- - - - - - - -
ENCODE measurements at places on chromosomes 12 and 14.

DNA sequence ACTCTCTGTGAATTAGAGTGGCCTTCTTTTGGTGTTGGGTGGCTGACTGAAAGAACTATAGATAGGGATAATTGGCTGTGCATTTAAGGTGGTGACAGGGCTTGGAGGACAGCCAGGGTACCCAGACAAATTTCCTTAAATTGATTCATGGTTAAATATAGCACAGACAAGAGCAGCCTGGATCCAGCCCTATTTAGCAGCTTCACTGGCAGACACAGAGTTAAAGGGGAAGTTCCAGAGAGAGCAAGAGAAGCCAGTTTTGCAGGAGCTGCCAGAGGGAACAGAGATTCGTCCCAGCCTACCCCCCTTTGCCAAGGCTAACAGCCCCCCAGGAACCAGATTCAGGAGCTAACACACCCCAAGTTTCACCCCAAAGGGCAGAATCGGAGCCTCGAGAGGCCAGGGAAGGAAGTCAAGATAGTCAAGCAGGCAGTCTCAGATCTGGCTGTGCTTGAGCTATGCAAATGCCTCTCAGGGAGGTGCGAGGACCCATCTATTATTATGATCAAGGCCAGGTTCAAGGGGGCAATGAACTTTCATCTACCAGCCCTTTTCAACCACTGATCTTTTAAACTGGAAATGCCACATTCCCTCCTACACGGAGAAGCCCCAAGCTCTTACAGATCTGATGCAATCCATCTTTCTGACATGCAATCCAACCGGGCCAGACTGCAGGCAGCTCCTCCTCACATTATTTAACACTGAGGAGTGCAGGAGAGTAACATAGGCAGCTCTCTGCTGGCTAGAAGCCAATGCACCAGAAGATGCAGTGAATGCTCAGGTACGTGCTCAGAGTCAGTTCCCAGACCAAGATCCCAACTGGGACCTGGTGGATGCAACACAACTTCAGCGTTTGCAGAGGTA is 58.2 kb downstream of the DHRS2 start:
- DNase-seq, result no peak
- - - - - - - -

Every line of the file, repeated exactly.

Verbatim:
ENCODE measurements at places on chromosomes 12 and 14.

DNA sequence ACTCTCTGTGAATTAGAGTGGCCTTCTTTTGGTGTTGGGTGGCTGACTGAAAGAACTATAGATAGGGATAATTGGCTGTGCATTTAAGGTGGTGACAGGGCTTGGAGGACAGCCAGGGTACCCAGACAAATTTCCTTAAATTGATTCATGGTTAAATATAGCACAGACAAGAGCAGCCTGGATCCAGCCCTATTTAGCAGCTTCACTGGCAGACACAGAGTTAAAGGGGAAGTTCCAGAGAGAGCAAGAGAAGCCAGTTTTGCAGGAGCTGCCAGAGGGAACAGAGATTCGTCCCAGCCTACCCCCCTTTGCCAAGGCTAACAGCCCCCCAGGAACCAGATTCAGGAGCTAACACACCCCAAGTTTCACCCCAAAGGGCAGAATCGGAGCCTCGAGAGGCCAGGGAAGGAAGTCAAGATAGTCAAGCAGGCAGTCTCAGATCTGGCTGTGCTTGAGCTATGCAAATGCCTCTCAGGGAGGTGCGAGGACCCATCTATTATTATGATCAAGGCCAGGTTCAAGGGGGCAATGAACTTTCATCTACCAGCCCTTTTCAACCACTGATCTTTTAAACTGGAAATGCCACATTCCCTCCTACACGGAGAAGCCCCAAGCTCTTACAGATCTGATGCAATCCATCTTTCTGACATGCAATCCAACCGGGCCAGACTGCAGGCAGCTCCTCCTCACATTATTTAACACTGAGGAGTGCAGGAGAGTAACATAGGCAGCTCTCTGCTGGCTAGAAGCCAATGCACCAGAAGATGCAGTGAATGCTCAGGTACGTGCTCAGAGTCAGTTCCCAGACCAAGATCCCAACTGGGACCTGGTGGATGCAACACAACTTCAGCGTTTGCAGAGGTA is 58.2 kb downstream of the DHRS2 start:
- DNase-seq, result no peak